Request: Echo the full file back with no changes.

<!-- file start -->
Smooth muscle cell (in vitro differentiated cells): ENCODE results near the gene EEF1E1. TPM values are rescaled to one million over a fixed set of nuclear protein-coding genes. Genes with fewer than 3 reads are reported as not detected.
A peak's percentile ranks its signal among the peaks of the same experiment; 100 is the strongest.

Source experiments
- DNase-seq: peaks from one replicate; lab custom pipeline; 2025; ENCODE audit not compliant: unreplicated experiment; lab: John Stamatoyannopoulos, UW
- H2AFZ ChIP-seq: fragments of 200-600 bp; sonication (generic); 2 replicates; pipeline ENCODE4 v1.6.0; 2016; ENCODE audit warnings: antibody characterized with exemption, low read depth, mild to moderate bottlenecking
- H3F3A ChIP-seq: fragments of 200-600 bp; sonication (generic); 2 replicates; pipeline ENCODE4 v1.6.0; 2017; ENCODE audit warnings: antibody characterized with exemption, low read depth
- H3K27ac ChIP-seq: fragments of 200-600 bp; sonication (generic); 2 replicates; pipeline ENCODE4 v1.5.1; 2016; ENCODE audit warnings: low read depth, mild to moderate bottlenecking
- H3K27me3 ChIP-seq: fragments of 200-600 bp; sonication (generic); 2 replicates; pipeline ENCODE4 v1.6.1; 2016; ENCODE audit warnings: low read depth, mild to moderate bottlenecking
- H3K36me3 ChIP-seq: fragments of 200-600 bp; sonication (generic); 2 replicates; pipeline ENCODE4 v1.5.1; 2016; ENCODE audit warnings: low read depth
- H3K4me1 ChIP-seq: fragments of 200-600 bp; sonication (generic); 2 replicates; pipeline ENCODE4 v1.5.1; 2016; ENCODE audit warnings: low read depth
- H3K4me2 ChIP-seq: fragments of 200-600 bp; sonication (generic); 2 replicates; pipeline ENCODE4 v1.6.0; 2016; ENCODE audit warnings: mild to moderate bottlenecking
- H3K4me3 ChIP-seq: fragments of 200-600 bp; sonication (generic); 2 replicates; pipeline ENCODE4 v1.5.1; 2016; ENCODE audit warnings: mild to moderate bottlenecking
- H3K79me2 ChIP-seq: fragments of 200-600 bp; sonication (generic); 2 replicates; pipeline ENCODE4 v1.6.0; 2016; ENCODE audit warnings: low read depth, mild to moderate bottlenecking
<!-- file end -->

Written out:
Smooth muscle cell (in vitro differentiated cells): ENCODE results near the gene EEF1E1. TPM values are rescaled to one million over a fixed set of nuclear protein-coding genes. Genes with fewer than 3 reads are reported as not detected.
A peak's percentile ranks its signal among the peaks of the same experiment; 100 is the strongest.

Source experiments
- DNase-seq: peaks from one replicate; lab custom pipeline; 2025; ENCODE audit not compliant: unreplicated experiment; lab: John Stamatoyannopoulos, UW
- H2AFZ ChIP-seq: fragments of 200-600 bp; sonication (generic); 2 replicates; pipeline ENCODE4 v1.6.0; 2016; ENCODE audit warnings: antibody characterized with exemption, low read depth, mild to moderate bottlenecking
- H3F3A ChIP-seq: fragments of 200-600 bp; sonication (generic); 2 replicates; pipeline ENCODE4 v1.6.0; 2017; ENCODE audit warnings: antibody characterized with exemption, low read depth
- H3K27ac ChIP-seq: fragments of 200-600 bp; sonication (generic); 2 replicates; pipeline ENCODE4 v1.5.1; 2016; ENCODE audit warnings: low read depth, mild to moderate bottlenecking
- H3K27me3 ChIP-seq: fragments of 200-600 bp; sonication (generic); 2 replicates; pipeline ENCODE4 v1.6.1; 2016; ENCODE audit warnings: low read depth, mild to moderate bottlenecking
- H3K36me3 ChIP-seq: fragments of 200-600 bp; sonication (generic); 2 replicates; pipeline ENCODE4 v1.5.1; 2016; ENCODE audit warnings: low read depth
- H3K4me1 ChIP-seq: fragments of 200-600 bp; sonication (generic); 2 replicates; pipeline ENCODE4 v1.5.1; 2016; ENCODE audit warnings: low read depth
- H3K4me2 ChIP-seq: fragments of 200-600 bp; sonication (generic); 2 replicates; pipeline ENCODE4 v1.6.0; 2016; ENCODE audit warnings: mild to moderate bottlenecking
- H3K4me3 ChIP-seq: fragments of 200-600 bp; sonication (generic); 2 replicates; pipeline ENCODE4 v1.5.1; 2016; ENCODE audit warnings: mild to moderate bottlenecking
- H3K79me2 ChIP-seq: fragments of 200-600 bp; sonication (generic); 2 replicates; pipeline ENCODE4 v1.6.0; 2016; ENCODE audit warnings: low read depth, mild to moderate bottlenecking